Abstract

The new mineral whelanite, Cu2Ca6[Si6O17(OH)](CO3)(OH)3(H2O)2, was approved by the Commission on New Minerals and Mineral Names (IMA) in 1977, but until now a description has not been published. The mineral is orthorhombic with space group Pn2n and cell parameters a = 5.6551(4), b = 3.683(3), c = 27.1372(7) Å, V = 565.3(5) Å3, and Z = 1. The mineral occurs with thaumasite, stringhamite, and kinoite in a copper-rich, diopside–garnet–magnetite skarn at the Bawana mine, Beaver County, Utah, and has also been confirmed to occur at other localities. At the Bawana mine, it is found as irregular clusters and radial aggregates of platy to lath-like crystals up to 1 mm in length, flattened on {001} and elongated on [100]. The color and streak are pale blue and the luster is vitreous. The laths are flexible, but not elastic. Cleavage is perfect on {001} and good on {010}, producing splintery fracture. The Mohs’ hardness is about 2½. The measured density is 2.74(3) g/cm3 and the calculated density is 2.737 g/cm3 based upon the empirical formula. The mineral is biaxial (−), α = 1.612(2), β = 1.622(calc), and γ = 1.626(2), and 2Vmeas = 64(1)°. The pleochroism is weak: X = Y (pale blue) < Z (light blue). The optical orientation is X = a, Y = c, Z = b. A combination of electron microprobe analyses and thermogravimetric analyses (for CO2 and H2O) yielded: CaO 34.46, CuO 12.09, FeO 1.52, SiO2 37.96, CO2 5.93, H2O 8.86, total 100.82 wt%, providing the empirical formula (based on O = 26): Cu1.41Fe0.20Ca5.68Si5.84C1.25O26H9.09. Raman spectroscopy shows evidence of (CO3)2−, (OH), and H2O. The strongest powder X-ray diffraction lines are [d(hkl)I]: 6.79(004)52, 3.072(111)43, 3.013(112)100, 2.921(113)39, 2.802(114)45, 2.522(116,205)44, and 1.839(020,1.1.12)37. The crystal structure (R1 = 3.89% for 567 Fo > 4σF) contains two different types of polyhedral layers parallel to {001}, which alternate along [001] and are linked to one another by sharing corners with wollastonite-like silicate chains running parallel [010]. One polyhedral layer, consisting of edge-sharing CaO7 polyhedra, is identical to that in the structures of the tobermorites (tobermorite 9Å, tobermorite 11Å, tobermorite 14Å, and clinotobermorite). The other layer is brucite-like, with alternating ribbons of edge-sharing Cu2+O6 and CaO6 octahedra. Disordered CO3 and H2O groups are also located in the interlayer region. The crystal structure of whelanite exhibits OD character.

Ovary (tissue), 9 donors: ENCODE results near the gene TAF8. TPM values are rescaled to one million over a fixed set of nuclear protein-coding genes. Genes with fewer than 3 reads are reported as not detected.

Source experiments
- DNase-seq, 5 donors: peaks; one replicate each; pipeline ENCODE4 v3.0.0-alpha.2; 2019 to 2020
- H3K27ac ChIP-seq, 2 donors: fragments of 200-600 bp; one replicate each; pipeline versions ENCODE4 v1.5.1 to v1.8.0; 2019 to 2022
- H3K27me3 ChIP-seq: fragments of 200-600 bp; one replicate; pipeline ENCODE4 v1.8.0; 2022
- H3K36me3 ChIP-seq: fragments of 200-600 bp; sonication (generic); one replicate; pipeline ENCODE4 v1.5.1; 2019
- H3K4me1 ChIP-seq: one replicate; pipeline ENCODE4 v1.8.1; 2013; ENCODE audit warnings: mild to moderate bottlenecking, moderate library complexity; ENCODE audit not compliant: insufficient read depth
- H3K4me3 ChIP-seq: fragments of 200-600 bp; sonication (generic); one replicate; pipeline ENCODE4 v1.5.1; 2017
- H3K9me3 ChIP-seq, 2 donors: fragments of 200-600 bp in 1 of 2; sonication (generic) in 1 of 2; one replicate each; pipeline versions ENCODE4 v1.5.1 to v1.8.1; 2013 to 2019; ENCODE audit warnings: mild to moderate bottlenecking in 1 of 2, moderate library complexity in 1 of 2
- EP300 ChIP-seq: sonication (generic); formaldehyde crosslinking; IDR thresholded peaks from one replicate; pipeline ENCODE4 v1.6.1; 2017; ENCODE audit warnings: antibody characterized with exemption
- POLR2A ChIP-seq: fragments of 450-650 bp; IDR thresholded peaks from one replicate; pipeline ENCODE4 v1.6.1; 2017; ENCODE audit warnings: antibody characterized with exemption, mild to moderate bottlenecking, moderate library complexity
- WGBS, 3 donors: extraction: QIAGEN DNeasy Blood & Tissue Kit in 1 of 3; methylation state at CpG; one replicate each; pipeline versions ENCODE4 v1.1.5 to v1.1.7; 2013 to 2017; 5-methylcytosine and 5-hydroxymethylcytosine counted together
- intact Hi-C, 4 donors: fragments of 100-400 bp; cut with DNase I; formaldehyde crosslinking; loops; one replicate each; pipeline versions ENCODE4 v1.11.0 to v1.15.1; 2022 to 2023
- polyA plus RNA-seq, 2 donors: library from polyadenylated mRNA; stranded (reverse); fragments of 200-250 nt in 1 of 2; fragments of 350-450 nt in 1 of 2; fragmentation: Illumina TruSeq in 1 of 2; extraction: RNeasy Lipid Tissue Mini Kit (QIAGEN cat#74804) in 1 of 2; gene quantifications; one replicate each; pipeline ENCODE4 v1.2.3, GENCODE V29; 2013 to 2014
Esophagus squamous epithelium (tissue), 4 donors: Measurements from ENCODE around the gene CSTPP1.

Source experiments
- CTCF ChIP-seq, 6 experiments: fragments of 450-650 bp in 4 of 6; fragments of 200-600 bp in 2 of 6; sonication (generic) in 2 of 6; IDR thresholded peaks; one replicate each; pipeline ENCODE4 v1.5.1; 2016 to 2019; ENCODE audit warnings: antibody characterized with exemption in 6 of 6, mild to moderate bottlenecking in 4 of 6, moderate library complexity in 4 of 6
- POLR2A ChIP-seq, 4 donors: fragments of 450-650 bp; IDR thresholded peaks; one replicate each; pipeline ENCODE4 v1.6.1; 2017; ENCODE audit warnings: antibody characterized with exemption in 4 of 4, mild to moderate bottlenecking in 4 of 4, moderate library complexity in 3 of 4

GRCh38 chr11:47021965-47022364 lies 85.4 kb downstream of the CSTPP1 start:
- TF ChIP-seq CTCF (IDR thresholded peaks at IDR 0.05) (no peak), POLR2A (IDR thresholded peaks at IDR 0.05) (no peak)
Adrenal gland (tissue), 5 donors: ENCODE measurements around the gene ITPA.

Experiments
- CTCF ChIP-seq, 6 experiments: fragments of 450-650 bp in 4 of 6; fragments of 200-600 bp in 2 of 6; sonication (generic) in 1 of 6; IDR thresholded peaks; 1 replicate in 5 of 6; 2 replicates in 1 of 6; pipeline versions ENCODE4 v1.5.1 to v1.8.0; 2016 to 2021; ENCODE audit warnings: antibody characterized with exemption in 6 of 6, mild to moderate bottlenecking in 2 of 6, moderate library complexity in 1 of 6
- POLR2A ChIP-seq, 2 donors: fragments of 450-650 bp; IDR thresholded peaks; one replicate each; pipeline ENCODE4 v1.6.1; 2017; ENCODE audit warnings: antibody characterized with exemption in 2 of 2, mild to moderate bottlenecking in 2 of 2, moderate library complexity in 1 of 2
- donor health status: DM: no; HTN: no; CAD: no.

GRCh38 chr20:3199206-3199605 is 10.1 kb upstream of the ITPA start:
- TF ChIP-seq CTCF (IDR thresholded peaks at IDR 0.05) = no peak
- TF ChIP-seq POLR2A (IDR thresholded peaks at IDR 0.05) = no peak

You do not currently have access to this article.